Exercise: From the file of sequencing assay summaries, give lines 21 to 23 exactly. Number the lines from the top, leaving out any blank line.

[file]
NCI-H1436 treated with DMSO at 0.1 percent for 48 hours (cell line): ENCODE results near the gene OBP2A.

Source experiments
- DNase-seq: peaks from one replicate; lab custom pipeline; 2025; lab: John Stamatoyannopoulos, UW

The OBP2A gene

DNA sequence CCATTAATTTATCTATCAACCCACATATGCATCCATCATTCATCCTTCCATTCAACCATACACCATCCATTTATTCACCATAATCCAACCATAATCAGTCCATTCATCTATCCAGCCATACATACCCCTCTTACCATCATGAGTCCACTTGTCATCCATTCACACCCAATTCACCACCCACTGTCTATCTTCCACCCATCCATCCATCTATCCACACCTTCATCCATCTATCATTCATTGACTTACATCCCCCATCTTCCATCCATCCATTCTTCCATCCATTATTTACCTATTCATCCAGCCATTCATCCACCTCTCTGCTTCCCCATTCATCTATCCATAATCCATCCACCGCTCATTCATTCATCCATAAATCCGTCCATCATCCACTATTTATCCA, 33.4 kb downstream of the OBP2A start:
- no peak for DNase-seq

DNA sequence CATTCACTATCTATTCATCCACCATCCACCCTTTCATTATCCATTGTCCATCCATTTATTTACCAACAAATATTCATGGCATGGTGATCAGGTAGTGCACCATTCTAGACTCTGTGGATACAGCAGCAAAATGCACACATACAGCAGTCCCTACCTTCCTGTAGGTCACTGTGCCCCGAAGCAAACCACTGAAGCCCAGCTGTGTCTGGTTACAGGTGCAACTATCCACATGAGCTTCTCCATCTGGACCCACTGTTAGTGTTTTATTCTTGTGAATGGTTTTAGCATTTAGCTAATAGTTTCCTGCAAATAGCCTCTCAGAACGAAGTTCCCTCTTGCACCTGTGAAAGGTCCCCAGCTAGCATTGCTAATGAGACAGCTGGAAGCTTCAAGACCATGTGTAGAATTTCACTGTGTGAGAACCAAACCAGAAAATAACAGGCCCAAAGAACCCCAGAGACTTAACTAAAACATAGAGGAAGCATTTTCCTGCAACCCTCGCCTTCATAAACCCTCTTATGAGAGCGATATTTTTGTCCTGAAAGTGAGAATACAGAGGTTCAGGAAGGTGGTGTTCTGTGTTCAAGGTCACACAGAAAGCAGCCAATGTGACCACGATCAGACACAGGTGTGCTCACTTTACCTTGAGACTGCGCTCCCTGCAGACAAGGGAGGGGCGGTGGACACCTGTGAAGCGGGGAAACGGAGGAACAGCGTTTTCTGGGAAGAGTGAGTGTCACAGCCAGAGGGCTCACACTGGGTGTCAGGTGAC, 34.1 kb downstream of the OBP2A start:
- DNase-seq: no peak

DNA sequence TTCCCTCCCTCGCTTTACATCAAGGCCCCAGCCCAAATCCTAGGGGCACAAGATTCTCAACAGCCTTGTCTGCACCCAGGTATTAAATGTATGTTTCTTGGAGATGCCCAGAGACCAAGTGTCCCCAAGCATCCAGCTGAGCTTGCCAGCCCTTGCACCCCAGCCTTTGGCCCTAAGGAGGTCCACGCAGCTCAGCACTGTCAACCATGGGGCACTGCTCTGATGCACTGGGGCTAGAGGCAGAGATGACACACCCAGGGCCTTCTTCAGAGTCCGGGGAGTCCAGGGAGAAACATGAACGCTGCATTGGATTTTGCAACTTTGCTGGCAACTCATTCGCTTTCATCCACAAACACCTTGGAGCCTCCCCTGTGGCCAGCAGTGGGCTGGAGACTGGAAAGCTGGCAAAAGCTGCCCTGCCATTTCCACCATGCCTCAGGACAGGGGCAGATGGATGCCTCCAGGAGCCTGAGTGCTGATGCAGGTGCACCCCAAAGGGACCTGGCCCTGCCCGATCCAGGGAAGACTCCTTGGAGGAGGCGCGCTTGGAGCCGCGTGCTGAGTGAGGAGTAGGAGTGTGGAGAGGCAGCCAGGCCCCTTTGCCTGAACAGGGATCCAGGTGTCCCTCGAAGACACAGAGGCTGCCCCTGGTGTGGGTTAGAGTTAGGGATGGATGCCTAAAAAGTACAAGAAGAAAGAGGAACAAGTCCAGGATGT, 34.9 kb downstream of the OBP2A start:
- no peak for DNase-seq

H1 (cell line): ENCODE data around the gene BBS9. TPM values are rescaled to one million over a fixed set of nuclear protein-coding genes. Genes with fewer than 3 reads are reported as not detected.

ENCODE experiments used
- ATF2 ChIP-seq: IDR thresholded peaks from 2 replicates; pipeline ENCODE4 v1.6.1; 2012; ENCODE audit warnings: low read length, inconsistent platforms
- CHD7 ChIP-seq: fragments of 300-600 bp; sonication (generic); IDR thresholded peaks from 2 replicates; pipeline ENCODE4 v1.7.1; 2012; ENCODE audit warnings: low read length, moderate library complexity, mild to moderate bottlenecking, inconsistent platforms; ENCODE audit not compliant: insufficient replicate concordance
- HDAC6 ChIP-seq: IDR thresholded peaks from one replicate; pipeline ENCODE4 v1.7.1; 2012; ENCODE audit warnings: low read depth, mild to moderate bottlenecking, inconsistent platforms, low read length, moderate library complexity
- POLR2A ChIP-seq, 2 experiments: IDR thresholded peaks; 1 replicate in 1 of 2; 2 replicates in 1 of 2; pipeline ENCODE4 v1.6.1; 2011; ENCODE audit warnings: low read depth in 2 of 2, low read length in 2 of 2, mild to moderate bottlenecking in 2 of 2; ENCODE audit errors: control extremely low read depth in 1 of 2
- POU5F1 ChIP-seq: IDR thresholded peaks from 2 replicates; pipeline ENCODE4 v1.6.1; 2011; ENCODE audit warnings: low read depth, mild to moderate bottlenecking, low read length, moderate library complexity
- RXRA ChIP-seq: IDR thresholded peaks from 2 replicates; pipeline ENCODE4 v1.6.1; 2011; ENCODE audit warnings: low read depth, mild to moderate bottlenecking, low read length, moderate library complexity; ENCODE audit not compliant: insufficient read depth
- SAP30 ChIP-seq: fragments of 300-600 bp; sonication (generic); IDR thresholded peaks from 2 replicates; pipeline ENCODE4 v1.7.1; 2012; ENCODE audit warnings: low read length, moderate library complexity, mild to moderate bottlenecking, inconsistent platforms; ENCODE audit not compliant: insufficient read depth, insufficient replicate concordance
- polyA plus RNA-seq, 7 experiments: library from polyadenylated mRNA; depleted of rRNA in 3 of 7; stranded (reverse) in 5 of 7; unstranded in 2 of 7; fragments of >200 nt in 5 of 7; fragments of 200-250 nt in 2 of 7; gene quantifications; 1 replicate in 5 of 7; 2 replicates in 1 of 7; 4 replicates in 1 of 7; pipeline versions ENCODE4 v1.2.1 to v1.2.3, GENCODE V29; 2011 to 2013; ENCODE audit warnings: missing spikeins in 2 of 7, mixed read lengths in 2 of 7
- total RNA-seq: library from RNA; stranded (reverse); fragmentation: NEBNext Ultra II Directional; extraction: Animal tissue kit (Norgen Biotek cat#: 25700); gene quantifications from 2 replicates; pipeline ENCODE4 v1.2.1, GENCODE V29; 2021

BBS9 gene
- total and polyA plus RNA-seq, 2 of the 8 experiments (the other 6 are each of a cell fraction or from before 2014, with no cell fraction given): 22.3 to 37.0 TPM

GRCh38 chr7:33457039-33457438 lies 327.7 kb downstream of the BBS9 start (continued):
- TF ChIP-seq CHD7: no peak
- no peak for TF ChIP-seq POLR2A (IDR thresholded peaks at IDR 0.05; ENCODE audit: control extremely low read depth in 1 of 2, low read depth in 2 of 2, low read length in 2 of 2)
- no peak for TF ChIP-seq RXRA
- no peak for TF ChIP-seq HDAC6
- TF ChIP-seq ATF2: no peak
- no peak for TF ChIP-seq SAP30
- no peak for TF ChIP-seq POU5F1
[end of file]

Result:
- total RNA-seq: library from RNA; stranded (reverse); fragmentation: NEBNext Ultra II Directional; extraction: Animal tissue kit (Norgen Biotek cat#: 25700); gene quantifications from 2 replicates; pipeline ENCODE4 v1.2.1, GENCODE V29; 2021

BBS9 gene
- total and polyA plus RNA-seq, 2 of the 8 experiments (the other 6 are each of a cell fraction or from before 2014, with no cell fraction given): 22.3 to 37.0 TPM